Lenard Testifies before Senate Commerce Committee
Contact: Amy Smorodin
July 29, 2015 – Freeing up more federal government spectrum-potentially the largest source of additional spectrum for wireless broadband-requires a combination of administrative/budgetary and market mechanisms, stated Thomas Lenard in testimony before the U.S. Senate Committee on Commerce, Science, and Transportation for the hearing, “Wireless Broadband and the Future of Spectrum Policy.” In addition, he noted, spectrum licensed for mobile satellite services (MMS) is the largest block of available spectrum in the short run.
In his testimony, Lenard, Technology Policy Institute President and Senior Fellow, stated “The issue of government spectrum has been a challenging one for policy makers for a long time. Most inputs used by government agencies are subject to annual budgetary allocations and must be purchased in a market. In contrast, spectrum was awarded by the Department of Commerce and now is effectively ‘owned’ by those agencies. From the agencies’ perspective, the spectrum is free.” Lenard recommended a combination of administrative/budgetary and market mechanisms to force agencies to internalize the costs of the spectrum they use. On the administrative/budgetary side Lenard suggested:
· The preparation of an annual report by the National Telecommunications and Information Administration “that presents data on the government’s spectrum inventory, the opportunity costs of various bands, and the likely sources of surplus spectrum.”
· Tasking the Office of Management and Budget with serving as “a skeptical auditor of government-held spectrum, its use and its opportunity cost.” OMB should “routinely search for under-utilized spectrum that could be auctioned by the FCC.”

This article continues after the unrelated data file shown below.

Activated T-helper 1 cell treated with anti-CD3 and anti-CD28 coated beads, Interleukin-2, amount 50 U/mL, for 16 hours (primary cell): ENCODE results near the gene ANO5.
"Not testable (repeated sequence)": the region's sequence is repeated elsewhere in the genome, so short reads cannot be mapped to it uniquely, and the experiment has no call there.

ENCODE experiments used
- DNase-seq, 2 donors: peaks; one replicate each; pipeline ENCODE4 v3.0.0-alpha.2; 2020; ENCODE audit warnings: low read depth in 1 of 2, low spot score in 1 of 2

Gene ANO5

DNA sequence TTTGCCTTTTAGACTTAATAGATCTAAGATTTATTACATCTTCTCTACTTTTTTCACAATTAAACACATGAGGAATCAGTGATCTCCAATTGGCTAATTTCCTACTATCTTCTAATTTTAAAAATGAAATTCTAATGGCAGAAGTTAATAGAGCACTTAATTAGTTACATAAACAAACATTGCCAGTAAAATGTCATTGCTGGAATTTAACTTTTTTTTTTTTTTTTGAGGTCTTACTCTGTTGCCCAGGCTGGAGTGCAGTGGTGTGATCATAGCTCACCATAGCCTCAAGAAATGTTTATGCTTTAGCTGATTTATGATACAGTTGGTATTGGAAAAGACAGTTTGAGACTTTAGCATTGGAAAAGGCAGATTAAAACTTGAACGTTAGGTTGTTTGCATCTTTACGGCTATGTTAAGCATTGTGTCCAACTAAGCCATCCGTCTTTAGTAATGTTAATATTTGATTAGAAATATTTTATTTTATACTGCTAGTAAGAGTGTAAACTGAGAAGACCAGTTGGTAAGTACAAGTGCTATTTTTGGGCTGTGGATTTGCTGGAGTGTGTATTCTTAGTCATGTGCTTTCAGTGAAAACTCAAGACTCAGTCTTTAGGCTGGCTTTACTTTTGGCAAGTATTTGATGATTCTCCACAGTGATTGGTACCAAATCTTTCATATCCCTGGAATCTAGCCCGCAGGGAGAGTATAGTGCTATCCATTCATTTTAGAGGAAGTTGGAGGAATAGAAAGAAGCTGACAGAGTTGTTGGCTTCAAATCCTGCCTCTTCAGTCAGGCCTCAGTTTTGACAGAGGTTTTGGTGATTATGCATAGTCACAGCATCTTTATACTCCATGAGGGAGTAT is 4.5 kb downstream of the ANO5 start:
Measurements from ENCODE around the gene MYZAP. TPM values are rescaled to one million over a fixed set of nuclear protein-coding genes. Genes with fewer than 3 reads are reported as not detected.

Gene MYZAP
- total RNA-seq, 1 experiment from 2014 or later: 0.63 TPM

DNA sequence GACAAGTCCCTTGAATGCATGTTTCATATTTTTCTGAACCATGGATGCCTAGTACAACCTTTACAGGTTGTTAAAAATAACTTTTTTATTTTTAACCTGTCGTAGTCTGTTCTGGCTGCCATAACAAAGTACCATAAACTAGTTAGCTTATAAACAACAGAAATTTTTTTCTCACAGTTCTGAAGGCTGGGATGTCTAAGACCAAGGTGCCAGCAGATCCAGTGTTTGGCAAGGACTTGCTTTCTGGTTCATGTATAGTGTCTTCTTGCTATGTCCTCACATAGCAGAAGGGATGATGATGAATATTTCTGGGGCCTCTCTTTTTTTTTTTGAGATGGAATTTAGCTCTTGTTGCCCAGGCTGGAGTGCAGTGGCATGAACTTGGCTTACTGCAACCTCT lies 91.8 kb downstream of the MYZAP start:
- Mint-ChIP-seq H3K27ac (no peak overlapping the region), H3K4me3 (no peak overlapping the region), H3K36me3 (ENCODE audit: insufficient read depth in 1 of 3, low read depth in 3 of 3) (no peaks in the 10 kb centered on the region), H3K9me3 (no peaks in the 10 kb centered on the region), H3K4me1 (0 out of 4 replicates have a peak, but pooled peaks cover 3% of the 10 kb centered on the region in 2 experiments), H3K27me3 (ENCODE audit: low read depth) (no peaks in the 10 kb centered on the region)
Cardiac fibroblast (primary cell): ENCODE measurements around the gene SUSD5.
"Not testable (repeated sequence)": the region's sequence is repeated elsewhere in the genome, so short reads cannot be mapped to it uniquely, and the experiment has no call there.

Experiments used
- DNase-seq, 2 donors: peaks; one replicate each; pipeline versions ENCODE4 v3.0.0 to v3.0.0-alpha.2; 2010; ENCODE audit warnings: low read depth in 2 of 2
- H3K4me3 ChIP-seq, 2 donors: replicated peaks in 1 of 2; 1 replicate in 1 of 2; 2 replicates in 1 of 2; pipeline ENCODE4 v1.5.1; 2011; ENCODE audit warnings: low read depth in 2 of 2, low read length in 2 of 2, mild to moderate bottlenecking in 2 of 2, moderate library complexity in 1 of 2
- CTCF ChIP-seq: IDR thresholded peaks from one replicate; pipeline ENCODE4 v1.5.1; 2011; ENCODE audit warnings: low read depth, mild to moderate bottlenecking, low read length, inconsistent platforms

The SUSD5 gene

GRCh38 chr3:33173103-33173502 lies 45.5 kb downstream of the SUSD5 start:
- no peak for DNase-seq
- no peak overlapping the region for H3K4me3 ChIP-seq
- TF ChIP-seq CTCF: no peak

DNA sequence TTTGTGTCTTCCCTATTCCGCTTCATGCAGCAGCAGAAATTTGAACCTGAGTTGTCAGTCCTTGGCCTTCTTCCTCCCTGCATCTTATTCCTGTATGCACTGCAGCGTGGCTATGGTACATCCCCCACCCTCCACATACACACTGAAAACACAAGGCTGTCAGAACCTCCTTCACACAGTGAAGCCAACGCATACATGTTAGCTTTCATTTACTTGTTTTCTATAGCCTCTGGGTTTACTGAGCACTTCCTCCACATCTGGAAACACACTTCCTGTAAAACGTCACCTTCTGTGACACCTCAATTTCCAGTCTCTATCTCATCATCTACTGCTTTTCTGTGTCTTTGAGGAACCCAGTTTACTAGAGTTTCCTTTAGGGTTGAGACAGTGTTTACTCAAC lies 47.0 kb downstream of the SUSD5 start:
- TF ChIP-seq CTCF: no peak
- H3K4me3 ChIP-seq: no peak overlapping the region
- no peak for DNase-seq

Over the long-term, the government should pursue incentive pricing mechanisms. He recommended establishment of a “Government Spectrum Ownership Corporation” or GSOC, modelled after the General Services Administration. The GSOC would lease spectrum to user agencies at rates based on the spectrum’s estimated opportunity cost. The GSOC could lease or sell excess spectrum to the private sector or be able to purchase addition spectrum if needed. Such a system would “provide sensible incentives for agencies to economize on spectrum use.”
In addition, Lenard identified mobile satellite service spectrum as the largest block available for mobile broadband that could quickly be deployed, but explained past regulatory failures have prevented the spectrum from being used. He warned the FCC “[n]ot approving the LightSquared spectrum for mobile broadband would effectively transfer a large block of spectrum from the commercial sector back to the government, exactly the opposite of what we want to achieve.”
Lenard’s full written testimony is available on the TPI website.
The Technology Policy Institute
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